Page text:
Jim’s Bio and Contact Info

jim mcmahon, sweetwater's blog

Making my way through a local slot canyon

Jim McMahon launched Sweetwater LLC
in September 2002 after an extensive search for a business that he could operate from his home in southern Utah, where he lived at the time. Sweetwater provides home water purification systems to health conscious consumers.

Jim studied ecology and animal behavior at the University of Illinois. He has worked in the environmental field since 1974 when he launched one of the first recycling collection programs in the country. He worked in recycling in Seattle for many years, launching several successful business ventures and crafting Seattle’s first recycling strategy. One element of this was the first intentional variable collection rate structure in the country. In 1987 he took a one year sabbatical in the French West Indies.  Upon his return to the states, he moved to Denver where he began working as a freelance writer and sought a way to work with rivers, since he had long been attracted to flowing water.  In 1995 he got a chance to launch The Nature Conservancy’s Mackinaw River Project in Illinois.  Then, in January 1999, he was able to return to the West when he accepted a position with Grand Canyon Trust, working on the Virgin River in southwest Utah. While working for GCT Jim led an effort to identify the cause of cottonwood decline in Zion National Park.

Jim has authored an essay reflecting on the development of recycling entitled ‘Closing  The Loop’ in the book The Next West, published by Island Press in 1997.  While living in Denver he wrote policy papers and opinion editorials on western land use issues as a senior fellow for Independence Institute, a non-profit think tank. He has also published numerous articles, editorials, and short fiction.  Jim holds a BS in Ecology from the University of Illinois, coursework toward an MA in Deep Ecology from Naropa Institute in Boulder, CO and has extensive training in river ecology.  He studied the ancient energy healing methods of the Quechua Indians of Peru with the Four Winds Society located in Park City.  In addition, Jim has been researching his Irish roots and obtained Irish citizenship.  Jim has an active yoga practice, eats organic food, but loves a good margarita.  Someone once said that Jim has a passion for learning and is always up to something.

Jim McMahon

He has a son, Emrys, and a daughter, Jacqueline.  He works from home outside of lovely Durango, Colorado.  ‘Life doesn’t get any better than this…’

Learn more about the home water purification systems sold by Jim

Or find your water quality report and call him at 866-691-4214 ( M – F: 9 AM – 5 PM Mountain time only)

Contact Jim at:  jim @ cleanairpurewater dot com

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6 Responses to Jim’s Bio and Contact Info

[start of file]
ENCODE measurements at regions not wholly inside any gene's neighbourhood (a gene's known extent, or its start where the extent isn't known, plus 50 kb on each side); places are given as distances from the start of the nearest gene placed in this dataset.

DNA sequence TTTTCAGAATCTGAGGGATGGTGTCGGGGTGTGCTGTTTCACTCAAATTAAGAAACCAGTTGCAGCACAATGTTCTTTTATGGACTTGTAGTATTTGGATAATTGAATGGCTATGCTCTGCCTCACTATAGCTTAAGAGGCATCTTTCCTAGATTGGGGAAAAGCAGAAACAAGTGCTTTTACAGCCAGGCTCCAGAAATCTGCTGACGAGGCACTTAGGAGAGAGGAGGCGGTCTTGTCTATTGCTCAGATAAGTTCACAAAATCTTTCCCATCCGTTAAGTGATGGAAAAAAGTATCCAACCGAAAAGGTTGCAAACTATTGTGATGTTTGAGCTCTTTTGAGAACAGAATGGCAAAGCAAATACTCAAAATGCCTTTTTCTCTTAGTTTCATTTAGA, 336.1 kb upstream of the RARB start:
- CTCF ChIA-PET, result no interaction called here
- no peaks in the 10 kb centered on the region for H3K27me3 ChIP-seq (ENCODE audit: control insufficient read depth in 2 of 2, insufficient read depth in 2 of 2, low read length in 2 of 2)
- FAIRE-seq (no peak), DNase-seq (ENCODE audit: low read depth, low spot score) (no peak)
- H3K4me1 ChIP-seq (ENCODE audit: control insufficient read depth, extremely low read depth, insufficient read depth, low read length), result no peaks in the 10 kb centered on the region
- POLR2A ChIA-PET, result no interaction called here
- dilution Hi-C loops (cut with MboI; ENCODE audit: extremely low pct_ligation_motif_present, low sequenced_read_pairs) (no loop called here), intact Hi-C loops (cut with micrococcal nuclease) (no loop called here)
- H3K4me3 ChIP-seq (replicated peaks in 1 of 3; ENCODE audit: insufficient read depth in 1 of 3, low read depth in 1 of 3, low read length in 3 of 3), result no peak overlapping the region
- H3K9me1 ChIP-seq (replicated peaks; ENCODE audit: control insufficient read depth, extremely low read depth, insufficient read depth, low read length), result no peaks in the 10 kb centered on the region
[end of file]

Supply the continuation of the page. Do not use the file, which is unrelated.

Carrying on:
1. Kaye says:

    Hi Jim
    After reading your ultimate guide on water systems, we bought the pelican system.
    The water checked out to be very clear of contaminents. However, now the water tastes bad. It may be the minerals that I am not used to therefore I do not want to make any changes until checking in with you. Your thoughts?

    Thx, Kaye in Arizona

    • Kaye –

      I’m surprised that my Ultimate Guide led you to purchase a Pelican whole house water filter. I don’t think much of that system and prefer a backwashing filter. The latter are significantly more effective and last longer. Send me an email and ask for my explanation of why a backwash whole house filter is better than an upflow filter.

      Next, I don’t know what you mean that the water checked out to be clear of contaminants. I’d have to see what test was performed to comment on that. If your water tastes bad then I would bet you have a high total dissolved solids (tds) and contaminants in your water that are not removed by the pelican. Probably the only test that was performed was for chlorine removal, which a new carbon filter, regardless of design, would do.

      Often times a person needs both a whole house water filter and a kitchen water filter in order to make water taste good and healthy to drink. The reason is that whole house water filters remove one set of contaminants while kitchen water filters remove those same contaminants and many more.

      Again, I don’t know where you live, nor have I see your local water report. What my Ultimate Guide to Selecting the Perfect Water Treatment System suggests is that you go through my five step process and part of that is reviewing your local water report.

      I encourage people who want the healthiest water possible to obtain a copy of their local water report and then call me.

  2. Jason says:

    I recently moved into a house that has a Springhouse whole house water filter. Everything appears to be in working order including the UV light. I would like to replace the six water filters. Do you have an idea what are the best filters to put in there? Do you know what size they happen to be? The exterior measurements appear to be around 4.5 x 20″.

    I appreciate any insight you can give to this matter. Thank you.

  3. Victoria says:

    We have to replace our polybutylene pipes with pex as they tell us that our well water is too hard for copper pipes. I have a young son and am very concerned about the off gassing especially when the pipes are new. I feel like I need point of use filters for the kitchen, bathrooms (showers and sinks) and even the washing machine. Feeling discouraged and don’t know where to start to protect our family… I’ve chosen pex class b over class a, but what else can I do? Will running the water constantly at first, along with the POU filters help? For how long do I need to do so?

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